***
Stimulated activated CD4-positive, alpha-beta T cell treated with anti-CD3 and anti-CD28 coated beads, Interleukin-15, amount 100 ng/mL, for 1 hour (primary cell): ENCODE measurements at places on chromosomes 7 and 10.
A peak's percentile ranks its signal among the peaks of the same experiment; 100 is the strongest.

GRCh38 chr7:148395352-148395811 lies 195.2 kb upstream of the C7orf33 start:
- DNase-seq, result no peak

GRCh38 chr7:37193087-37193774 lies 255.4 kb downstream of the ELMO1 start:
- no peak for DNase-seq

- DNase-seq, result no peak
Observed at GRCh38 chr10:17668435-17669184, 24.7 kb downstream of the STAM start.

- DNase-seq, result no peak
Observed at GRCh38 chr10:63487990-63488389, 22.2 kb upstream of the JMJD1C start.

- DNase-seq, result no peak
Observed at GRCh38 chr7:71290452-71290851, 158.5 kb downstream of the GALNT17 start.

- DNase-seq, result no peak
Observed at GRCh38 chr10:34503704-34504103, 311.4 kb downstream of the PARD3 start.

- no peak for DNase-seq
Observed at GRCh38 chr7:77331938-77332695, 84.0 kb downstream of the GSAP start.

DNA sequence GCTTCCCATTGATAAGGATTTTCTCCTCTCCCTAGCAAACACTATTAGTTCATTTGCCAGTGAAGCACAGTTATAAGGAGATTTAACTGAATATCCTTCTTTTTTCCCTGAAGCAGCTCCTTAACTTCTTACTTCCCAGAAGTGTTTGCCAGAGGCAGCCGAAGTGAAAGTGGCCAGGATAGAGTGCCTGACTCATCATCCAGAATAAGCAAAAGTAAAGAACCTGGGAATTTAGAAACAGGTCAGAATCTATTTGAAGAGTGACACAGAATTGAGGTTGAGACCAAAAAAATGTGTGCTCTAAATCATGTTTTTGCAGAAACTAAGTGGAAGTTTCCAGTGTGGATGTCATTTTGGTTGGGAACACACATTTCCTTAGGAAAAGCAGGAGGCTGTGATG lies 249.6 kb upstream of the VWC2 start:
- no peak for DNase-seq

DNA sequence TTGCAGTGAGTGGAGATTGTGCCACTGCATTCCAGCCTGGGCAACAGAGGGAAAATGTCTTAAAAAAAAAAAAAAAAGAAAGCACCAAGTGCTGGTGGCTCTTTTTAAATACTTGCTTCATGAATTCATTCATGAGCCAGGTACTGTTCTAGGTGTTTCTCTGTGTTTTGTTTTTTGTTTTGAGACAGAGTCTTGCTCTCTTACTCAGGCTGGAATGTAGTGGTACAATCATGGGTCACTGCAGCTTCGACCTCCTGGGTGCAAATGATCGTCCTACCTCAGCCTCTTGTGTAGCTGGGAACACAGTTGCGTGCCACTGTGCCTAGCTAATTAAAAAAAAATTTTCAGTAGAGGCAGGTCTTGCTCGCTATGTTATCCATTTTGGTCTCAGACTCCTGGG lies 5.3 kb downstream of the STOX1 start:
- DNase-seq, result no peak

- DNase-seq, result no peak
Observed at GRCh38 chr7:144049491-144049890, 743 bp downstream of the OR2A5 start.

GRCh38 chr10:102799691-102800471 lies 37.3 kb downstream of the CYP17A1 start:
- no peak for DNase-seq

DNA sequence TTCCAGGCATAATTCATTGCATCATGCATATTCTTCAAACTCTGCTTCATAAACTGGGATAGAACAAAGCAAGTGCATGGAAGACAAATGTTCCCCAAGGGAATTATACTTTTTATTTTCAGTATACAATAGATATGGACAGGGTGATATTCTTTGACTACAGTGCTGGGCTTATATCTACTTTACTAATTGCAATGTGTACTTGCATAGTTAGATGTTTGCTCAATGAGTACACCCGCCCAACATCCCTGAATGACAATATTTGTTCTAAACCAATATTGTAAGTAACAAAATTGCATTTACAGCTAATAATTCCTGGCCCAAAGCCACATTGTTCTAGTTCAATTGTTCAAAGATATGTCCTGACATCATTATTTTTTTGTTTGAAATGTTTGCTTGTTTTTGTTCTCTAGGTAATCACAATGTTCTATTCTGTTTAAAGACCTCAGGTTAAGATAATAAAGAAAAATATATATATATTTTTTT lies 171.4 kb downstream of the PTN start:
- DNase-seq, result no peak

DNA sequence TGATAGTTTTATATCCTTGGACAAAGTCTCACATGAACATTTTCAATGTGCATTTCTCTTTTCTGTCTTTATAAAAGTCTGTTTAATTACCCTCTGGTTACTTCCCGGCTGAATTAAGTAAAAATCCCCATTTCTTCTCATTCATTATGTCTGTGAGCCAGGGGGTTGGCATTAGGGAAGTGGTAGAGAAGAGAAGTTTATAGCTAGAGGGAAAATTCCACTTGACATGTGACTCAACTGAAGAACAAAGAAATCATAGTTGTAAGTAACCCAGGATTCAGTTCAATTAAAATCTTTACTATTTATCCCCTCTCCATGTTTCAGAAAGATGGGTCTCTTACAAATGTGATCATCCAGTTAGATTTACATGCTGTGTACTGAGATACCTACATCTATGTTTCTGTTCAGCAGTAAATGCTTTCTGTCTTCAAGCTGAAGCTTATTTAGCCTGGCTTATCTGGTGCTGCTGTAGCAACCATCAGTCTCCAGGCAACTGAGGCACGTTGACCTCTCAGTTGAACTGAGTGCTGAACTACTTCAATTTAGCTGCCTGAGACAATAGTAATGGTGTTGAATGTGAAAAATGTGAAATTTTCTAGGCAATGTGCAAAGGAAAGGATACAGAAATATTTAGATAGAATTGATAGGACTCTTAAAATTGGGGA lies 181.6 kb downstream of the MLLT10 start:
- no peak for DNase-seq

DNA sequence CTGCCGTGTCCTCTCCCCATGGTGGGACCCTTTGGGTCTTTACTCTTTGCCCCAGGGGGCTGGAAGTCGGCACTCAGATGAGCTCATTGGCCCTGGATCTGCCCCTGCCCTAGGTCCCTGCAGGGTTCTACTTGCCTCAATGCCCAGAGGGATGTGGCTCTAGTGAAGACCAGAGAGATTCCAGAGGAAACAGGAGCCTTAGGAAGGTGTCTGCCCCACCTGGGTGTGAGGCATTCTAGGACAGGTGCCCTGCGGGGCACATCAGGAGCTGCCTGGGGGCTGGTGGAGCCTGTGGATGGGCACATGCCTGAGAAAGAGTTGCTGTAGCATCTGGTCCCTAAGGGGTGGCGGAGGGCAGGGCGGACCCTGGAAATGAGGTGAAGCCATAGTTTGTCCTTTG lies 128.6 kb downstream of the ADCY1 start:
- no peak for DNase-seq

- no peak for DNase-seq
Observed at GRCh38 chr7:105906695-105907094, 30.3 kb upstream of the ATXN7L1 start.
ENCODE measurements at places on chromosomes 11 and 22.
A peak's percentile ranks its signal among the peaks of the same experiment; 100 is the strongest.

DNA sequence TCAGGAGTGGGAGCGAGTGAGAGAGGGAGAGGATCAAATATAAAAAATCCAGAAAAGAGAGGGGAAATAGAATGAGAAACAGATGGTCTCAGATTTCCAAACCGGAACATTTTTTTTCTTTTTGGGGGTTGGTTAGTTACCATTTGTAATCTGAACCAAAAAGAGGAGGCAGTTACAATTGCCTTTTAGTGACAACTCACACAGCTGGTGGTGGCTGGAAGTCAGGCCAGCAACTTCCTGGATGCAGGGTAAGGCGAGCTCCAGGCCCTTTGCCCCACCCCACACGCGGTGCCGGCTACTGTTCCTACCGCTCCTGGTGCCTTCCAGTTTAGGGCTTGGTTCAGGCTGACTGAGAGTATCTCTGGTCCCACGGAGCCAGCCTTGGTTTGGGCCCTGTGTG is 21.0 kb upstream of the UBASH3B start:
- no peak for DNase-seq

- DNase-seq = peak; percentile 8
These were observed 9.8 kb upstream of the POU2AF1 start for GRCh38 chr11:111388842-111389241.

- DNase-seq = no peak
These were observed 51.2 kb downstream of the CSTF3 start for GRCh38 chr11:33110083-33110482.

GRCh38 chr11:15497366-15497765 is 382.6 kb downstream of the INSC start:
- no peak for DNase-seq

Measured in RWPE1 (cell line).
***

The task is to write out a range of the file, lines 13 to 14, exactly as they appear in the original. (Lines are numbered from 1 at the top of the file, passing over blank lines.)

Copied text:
- DNase-seq, result no peak
Observed at GRCh38 chr10:34503704-34504103, 311.4 kb downstream of the PARD3 start.